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Ramen Sanpachi now open - 1st Canadian shop of Hokkaido chain

  • Kentan Nov 26, 2010 10:44 PM
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Looks like the ramen wars are heating up!

Ramen Sanpachi has taken over the location formerly occupied by Royal Thai - 770 Bute next to Steamrollers. According to the press, this is their first North American location with the next shop opening in Edmonton in January.

The article said that Sanpanchi chose Vancouver due to the success of Santouka in the Vancouver market and our familiarity with ramen. They're planning on rolling out 20 shops on the continent over the next 5 years.They have 69 shops in Japan and already have a few set up in Hong Kong, Taiwan, and Korea. It sounds like the Japanese economy is still in the doldrums, so we may see more ramen chains heading into foreign markets like Canada to grow their business.

Sanpachi website and menu here:
http://www.sanpachi.co.jp/menu.html

They're in their soft opening phase so not all the menu items are available yet. I'm going to try it this weekend - not crowded yet but that won't last long once word gets out to the ramen aficionados around town.

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  1. Nice one, Kentan. I too will make a foray soon.

    1. Arigato Kentan for the info. Stopped in this afternoon for a bowl. Full menu will have gyoza, rice balls, different bento boxes / rice bowls, desserts, and other set menus. There's also a full array of booze available from beer, sake, cocktails, whiskey, and so on, which makes it different from the other ramen places.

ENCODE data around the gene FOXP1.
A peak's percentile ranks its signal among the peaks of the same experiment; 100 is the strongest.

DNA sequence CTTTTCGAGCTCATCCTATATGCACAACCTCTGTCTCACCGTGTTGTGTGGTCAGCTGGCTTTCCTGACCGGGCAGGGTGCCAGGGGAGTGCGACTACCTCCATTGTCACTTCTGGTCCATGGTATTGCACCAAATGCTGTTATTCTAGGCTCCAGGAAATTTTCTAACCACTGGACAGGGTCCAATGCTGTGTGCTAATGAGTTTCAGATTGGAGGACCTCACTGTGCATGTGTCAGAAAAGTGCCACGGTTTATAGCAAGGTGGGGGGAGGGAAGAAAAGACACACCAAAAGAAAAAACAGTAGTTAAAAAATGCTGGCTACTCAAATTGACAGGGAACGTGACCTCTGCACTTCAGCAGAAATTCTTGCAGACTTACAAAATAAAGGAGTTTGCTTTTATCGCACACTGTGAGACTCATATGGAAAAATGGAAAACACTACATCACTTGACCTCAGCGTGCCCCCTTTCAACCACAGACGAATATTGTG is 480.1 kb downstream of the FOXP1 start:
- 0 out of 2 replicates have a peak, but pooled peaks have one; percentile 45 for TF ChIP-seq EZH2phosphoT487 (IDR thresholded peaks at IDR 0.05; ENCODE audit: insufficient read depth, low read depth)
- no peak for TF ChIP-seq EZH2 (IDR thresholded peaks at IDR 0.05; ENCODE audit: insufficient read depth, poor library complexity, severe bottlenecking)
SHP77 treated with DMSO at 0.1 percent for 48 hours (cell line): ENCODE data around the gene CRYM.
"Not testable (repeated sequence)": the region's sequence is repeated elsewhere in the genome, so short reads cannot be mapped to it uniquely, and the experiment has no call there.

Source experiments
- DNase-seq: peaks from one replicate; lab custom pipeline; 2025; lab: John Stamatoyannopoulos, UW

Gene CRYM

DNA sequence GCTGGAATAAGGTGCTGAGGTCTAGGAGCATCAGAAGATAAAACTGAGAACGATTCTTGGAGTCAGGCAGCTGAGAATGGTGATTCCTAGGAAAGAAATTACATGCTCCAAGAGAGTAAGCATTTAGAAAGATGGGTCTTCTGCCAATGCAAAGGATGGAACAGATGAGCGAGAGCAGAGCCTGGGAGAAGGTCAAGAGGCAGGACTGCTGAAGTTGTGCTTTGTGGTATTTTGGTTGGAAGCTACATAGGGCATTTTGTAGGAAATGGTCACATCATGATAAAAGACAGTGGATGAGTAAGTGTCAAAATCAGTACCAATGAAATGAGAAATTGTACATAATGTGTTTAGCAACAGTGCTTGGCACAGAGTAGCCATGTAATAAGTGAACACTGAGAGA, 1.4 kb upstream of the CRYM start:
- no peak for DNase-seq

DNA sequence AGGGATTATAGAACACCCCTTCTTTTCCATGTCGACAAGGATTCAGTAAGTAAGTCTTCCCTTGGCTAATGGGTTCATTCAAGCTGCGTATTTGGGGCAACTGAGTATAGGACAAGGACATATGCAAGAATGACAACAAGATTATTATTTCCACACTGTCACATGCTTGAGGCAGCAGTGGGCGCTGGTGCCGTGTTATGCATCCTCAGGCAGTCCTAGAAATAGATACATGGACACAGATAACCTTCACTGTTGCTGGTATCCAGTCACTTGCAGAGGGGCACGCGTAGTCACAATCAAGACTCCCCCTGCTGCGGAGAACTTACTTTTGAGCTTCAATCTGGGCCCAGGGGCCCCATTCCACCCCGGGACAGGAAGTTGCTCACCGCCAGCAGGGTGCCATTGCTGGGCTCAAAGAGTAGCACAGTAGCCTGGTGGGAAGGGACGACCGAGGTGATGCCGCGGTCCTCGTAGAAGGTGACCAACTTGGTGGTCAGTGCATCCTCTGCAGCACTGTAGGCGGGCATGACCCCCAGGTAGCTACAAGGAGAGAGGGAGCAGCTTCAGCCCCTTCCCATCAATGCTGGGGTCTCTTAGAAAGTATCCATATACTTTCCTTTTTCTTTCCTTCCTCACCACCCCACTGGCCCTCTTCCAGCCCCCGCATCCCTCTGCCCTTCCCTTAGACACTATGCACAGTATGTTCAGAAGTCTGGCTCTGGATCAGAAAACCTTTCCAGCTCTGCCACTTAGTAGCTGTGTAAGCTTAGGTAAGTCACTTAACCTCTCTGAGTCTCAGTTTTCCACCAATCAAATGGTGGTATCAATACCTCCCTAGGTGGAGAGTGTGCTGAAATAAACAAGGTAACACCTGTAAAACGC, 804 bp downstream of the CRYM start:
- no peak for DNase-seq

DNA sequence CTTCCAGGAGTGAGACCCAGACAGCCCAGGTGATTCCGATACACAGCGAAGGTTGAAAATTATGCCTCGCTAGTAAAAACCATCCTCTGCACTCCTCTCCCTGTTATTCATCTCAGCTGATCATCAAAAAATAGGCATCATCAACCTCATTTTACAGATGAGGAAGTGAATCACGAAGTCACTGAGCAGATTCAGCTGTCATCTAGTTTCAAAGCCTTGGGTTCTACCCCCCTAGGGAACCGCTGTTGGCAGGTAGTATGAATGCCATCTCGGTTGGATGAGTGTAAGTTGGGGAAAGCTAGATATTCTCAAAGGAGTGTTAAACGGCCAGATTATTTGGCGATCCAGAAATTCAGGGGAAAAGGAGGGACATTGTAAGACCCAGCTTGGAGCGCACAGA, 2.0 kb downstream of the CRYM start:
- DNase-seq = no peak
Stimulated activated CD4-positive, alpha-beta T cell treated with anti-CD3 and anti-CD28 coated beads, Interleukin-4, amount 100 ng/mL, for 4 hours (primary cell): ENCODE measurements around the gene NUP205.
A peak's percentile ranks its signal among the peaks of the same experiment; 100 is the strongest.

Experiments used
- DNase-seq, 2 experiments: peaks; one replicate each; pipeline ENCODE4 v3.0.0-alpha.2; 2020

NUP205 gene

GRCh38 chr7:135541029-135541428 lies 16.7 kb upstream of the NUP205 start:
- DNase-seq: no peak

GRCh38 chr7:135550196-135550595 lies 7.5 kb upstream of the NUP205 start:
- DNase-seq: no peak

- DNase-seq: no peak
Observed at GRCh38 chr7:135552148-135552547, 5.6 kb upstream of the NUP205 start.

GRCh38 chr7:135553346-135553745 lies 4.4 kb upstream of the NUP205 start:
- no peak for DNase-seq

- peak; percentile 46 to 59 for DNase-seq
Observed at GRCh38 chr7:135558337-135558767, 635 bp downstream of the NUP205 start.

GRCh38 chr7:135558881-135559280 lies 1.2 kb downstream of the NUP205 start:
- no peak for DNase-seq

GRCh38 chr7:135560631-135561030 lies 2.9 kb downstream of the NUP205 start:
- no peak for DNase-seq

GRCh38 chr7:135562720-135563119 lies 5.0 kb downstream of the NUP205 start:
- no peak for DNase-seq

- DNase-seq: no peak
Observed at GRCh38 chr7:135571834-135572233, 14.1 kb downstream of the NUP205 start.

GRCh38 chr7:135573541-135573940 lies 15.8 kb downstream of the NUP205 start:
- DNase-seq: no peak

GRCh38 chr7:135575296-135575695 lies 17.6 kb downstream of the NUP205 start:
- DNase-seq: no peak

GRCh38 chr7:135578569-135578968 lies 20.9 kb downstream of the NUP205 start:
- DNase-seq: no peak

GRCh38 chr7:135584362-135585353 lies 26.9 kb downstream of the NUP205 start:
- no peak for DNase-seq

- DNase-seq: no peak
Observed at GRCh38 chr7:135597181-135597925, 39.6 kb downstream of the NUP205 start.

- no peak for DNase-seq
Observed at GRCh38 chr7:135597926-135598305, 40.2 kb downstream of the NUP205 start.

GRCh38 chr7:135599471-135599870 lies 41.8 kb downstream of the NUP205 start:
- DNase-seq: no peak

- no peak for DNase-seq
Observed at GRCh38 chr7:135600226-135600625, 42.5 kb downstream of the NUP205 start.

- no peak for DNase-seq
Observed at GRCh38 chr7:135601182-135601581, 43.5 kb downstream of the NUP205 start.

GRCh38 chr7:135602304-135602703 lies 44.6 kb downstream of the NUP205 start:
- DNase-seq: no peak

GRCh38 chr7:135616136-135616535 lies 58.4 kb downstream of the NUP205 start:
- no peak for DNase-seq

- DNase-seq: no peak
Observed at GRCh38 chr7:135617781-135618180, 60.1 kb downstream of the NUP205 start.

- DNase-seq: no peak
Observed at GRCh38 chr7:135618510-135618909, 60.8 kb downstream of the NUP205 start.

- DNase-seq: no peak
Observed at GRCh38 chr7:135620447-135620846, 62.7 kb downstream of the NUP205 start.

There are only full bowls available for the moment; it looks like half-bowl options will come soon . You can have the regulars (shio, shoyu, miso, spicy, cha-shu, negi) or a couple I've not seen before here like corn and butter (the photo of the stick of butter in the menu looks like it's 2 tablespons) or yatai ( the most traditional ramen which is a mixture of shio and shoyu). I got the yatai. I was later told that yatai is similar to the ramen stand versions where the stock is limited and there's few veggies since there's little time to soften them up. It seemed counter-intuitive for a sit-down place, but it was delicious. Firm noodles, clean pork broth, with tender pieces of cha-shu. I got an extra order of the cha-shu to add to the bowl. Can't wait to try other bowls.

      1. Anyone know if this place is open on Sundays?

        1. Sanpachi website and menu here:
          http://www.sanpachi.co.jp/menu.html

          Can anybody translate the ramen types on the second and third page on their site. I can make out the first page which is the traditional ramen types, but whats with the second and third pages?